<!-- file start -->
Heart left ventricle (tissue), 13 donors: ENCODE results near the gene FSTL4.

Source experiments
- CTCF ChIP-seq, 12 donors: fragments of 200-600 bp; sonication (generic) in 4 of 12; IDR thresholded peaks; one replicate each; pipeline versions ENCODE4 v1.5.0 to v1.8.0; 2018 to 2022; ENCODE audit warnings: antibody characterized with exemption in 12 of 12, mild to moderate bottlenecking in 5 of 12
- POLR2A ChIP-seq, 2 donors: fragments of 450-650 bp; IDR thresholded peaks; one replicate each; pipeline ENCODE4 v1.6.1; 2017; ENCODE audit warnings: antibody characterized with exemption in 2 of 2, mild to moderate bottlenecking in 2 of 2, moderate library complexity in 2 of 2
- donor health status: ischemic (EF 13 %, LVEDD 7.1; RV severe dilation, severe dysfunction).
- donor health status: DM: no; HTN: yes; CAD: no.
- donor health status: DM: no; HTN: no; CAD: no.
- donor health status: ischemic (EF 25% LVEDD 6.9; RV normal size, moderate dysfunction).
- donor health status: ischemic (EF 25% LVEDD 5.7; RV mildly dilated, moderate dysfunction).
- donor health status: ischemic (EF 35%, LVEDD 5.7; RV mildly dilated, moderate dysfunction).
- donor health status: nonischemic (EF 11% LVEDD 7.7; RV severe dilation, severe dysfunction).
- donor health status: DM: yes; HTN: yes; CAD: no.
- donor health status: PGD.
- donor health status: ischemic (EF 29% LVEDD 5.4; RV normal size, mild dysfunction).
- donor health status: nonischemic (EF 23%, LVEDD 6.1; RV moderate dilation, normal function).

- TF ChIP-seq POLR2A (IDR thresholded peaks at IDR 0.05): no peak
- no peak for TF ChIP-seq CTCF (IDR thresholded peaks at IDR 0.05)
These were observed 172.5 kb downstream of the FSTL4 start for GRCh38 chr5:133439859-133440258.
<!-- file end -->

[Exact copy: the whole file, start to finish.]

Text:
Heart left ventricle (tissue), 13 donors: ENCODE results near the gene FSTL4.

Source experiments
- CTCF ChIP-seq, 12 donors: fragments of 200-600 bp; sonication (generic) in 4 of 12; IDR thresholded peaks; one replicate each; pipeline versions ENCODE4 v1.5.0 to v1.8.0; 2018 to 2022; ENCODE audit warnings: antibody characterized with exemption in 12 of 12, mild to moderate bottlenecking in 5 of 12
- POLR2A ChIP-seq, 2 donors: fragments of 450-650 bp; IDR thresholded peaks; one replicate each; pipeline ENCODE4 v1.6.1; 2017; ENCODE audit warnings: antibody characterized with exemption in 2 of 2, mild to moderate bottlenecking in 2 of 2, moderate library complexity in 2 of 2
- donor health status: ischemic (EF 13 %, LVEDD 7.1; RV severe dilation, severe dysfunction).
- donor health status: DM: no; HTN: yes; CAD: no.
- donor health status: DM: no; HTN: no; CAD: no.
- donor health status: ischemic (EF 25% LVEDD 6.9; RV normal size, moderate dysfunction).
- donor health status: ischemic (EF 25% LVEDD 5.7; RV mildly dilated, moderate dysfunction).
- donor health status: ischemic (EF 35%, LVEDD 5.7; RV mildly dilated, moderate dysfunction).
- donor health status: nonischemic (EF 11% LVEDD 7.7; RV severe dilation, severe dysfunction).
- donor health status: DM: yes; HTN: yes; CAD: no.
- donor health status: PGD.
- donor health status: ischemic (EF 29% LVEDD 5.4; RV normal size, mild dysfunction).
- donor health status: nonischemic (EF 23%, LVEDD 6.1; RV moderate dilation, normal function).

- TF ChIP-seq POLR2A (IDR thresholded peaks at IDR 0.05): no peak
- no peak for TF ChIP-seq CTCF (IDR thresholded peaks at IDR 0.05)
These were observed 172.5 kb downstream of the FSTL4 start for GRCh38 chr5:133439859-133440258.